Researchers at N.C. State University have developed a breakthrough that could have far-reaching impact on industrial and consumer electronics.
The chair of materials science and engineering, Dr. Jay Narayan, and his team at NCSU have developed a thin film that can handle more power and withstand more extreme conditions than solid state silicon electronics that have been in use for decades.
Better heat and radiation resistance makes it more suitable for automotive applications and space technology.
But there is another fascinating property of these oxide films. "These materials are also transparent," Narayan says, "so this makes transparent electronics possible."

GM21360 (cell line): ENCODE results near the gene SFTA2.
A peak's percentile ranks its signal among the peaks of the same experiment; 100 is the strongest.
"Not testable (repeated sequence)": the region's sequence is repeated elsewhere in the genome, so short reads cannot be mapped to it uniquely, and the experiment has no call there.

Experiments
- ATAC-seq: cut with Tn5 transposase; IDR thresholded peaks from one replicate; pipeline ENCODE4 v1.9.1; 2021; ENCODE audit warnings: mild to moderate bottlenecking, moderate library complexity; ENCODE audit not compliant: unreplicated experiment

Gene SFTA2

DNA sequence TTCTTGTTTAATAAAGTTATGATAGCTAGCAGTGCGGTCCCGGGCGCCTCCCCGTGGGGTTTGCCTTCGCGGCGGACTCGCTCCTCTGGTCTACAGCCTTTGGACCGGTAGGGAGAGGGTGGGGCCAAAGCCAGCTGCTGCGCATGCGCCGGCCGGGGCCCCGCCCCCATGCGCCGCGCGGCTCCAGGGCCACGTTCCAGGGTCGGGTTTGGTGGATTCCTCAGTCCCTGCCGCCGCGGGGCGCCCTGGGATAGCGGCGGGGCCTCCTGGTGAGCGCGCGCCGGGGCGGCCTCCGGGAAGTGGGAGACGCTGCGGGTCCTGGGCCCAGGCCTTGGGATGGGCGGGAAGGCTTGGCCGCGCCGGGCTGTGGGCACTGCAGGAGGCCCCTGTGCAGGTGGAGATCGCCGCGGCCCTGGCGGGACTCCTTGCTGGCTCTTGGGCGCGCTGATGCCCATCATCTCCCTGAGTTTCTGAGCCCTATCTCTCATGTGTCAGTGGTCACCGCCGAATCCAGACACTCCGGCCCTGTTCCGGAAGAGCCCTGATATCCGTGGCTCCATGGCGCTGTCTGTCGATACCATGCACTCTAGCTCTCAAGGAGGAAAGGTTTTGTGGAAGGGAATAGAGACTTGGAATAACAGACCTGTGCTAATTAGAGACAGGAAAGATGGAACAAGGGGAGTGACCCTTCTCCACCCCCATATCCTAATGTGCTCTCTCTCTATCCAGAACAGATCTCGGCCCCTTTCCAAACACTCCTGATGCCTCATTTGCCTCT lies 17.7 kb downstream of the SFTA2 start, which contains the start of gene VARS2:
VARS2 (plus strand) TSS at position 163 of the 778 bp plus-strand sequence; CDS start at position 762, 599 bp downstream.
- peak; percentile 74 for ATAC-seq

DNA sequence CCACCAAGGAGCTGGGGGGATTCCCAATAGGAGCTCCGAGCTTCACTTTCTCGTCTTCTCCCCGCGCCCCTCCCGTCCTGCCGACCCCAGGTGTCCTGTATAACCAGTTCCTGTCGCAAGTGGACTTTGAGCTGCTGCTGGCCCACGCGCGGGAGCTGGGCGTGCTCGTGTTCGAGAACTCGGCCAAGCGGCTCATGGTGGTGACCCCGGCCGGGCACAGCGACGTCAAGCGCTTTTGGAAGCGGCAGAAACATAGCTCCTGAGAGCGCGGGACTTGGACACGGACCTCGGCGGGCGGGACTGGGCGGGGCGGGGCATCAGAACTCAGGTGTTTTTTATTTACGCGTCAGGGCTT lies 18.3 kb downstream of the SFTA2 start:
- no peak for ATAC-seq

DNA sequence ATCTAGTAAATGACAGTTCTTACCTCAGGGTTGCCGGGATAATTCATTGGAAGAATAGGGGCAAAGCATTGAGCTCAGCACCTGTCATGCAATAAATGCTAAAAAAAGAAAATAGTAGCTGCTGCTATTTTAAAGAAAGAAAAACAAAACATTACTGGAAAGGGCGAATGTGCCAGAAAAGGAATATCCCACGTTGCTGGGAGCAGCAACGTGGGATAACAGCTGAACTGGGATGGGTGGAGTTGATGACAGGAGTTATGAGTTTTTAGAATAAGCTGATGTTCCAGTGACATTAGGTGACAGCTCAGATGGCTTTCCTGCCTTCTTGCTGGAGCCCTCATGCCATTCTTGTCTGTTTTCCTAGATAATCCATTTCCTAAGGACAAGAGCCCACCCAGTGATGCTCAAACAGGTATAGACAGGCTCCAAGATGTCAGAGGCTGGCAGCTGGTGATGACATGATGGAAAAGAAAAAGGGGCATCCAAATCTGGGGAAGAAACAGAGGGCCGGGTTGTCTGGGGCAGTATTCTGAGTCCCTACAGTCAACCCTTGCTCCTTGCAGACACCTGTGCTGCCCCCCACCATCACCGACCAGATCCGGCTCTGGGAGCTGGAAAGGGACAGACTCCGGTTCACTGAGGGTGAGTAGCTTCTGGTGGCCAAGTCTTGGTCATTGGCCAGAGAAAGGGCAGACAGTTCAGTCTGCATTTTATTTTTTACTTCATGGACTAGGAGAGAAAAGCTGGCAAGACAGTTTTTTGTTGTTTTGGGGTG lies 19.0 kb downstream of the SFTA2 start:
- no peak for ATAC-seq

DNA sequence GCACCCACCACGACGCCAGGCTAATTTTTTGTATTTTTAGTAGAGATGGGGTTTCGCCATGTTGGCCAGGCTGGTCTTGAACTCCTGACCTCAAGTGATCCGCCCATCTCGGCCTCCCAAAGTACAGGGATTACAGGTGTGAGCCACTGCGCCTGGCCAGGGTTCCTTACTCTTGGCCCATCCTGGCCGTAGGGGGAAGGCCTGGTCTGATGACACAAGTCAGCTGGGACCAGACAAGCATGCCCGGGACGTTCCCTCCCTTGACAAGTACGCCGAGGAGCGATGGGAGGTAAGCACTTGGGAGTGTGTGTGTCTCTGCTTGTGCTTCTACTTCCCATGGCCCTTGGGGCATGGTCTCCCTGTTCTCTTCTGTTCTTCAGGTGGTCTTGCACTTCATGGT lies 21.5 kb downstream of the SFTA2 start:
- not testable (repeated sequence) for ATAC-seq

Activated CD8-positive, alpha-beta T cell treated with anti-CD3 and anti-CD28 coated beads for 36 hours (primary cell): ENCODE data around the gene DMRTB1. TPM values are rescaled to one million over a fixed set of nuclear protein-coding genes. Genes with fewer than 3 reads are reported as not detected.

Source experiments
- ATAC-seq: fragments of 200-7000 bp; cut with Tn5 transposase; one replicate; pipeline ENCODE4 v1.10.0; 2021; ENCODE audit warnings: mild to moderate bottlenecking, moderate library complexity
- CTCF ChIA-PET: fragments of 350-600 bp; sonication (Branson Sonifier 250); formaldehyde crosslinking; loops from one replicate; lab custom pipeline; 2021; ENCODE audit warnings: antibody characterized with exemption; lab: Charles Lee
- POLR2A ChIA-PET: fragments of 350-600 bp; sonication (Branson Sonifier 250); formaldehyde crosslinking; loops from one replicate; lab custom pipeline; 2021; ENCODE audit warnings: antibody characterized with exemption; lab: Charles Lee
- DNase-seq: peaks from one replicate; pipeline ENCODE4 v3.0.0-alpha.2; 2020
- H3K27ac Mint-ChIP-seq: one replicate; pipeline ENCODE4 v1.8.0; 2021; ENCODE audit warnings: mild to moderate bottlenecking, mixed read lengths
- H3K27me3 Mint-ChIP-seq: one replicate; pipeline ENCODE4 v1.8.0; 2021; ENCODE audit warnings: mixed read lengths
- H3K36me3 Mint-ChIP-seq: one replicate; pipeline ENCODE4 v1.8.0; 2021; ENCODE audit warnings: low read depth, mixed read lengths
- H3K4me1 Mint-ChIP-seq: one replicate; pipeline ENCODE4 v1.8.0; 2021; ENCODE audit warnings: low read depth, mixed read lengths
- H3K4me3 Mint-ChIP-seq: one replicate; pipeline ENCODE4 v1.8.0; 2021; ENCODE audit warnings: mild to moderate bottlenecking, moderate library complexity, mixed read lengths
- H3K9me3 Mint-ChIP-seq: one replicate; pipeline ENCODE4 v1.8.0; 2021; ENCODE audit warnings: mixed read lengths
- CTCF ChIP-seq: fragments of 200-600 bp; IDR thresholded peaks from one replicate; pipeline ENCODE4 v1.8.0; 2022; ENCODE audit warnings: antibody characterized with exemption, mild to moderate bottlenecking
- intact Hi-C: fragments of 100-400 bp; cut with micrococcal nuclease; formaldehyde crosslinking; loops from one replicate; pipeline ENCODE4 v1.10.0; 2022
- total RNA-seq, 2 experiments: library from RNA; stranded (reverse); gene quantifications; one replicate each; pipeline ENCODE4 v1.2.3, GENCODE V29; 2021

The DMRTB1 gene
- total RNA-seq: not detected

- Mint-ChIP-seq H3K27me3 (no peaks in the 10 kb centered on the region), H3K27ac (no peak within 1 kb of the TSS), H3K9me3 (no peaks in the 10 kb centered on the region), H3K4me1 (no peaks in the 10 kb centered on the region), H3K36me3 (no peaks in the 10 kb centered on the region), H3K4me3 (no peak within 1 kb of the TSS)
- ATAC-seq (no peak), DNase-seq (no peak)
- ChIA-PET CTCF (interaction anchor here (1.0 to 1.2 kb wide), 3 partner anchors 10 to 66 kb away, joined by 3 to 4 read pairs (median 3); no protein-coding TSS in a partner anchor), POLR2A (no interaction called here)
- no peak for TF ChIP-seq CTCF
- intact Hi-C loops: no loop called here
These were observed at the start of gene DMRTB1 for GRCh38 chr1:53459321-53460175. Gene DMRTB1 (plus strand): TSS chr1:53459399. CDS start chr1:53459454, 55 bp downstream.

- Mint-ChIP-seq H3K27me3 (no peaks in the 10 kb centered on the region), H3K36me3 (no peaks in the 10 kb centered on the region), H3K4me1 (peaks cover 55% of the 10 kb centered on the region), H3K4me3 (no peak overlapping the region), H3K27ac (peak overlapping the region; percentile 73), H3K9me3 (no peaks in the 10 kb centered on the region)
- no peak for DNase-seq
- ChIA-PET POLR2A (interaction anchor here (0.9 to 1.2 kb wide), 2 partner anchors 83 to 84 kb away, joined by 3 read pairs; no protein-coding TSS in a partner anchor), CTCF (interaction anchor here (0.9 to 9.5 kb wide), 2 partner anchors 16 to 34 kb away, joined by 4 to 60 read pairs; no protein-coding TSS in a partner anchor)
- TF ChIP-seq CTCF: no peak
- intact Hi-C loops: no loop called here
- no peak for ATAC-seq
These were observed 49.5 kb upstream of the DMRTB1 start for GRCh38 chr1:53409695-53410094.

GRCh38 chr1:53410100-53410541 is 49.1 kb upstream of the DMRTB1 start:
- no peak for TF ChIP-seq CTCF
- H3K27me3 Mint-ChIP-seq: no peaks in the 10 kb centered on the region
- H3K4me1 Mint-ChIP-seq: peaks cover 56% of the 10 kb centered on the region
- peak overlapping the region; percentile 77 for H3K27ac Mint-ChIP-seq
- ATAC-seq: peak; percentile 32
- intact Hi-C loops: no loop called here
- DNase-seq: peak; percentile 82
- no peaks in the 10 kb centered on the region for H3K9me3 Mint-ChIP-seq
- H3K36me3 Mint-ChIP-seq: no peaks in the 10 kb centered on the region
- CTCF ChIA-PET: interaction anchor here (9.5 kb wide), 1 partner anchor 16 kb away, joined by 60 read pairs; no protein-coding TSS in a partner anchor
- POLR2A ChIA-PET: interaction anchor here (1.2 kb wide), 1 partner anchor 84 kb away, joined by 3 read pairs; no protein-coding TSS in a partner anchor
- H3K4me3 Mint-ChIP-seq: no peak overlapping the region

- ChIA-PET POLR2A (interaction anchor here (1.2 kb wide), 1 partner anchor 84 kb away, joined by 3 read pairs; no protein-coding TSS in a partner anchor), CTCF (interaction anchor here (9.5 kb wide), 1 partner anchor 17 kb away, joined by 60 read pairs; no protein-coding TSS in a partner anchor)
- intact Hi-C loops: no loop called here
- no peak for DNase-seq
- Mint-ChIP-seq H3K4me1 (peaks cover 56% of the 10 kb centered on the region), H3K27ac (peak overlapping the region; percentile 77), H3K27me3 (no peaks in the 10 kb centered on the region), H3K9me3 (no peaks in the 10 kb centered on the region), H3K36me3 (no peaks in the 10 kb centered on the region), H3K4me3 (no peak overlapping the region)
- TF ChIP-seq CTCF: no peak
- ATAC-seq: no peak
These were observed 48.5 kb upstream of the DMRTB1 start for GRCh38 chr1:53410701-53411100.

Transparent displays, solar cells and embedded biocompatible medical devices are examples of where this technology could be used.
The material is the first functional oxide thin film that can be used efficiently in electronics.
This is the first time that researchers have been able to produce positively charged (p-type) conduction and negatively charged (n-type) conduction in a single oxide material. Using lasers, the team is able to precisely create the crucial positive-negative junctions resulting in greater efficiency.
Oxide films could be used to create higher voltage switches for the power grid, allowing more power to be transmitted on the existing infrastructure. This could make power transmission less expensive.
For more information read the press release from N.C. State.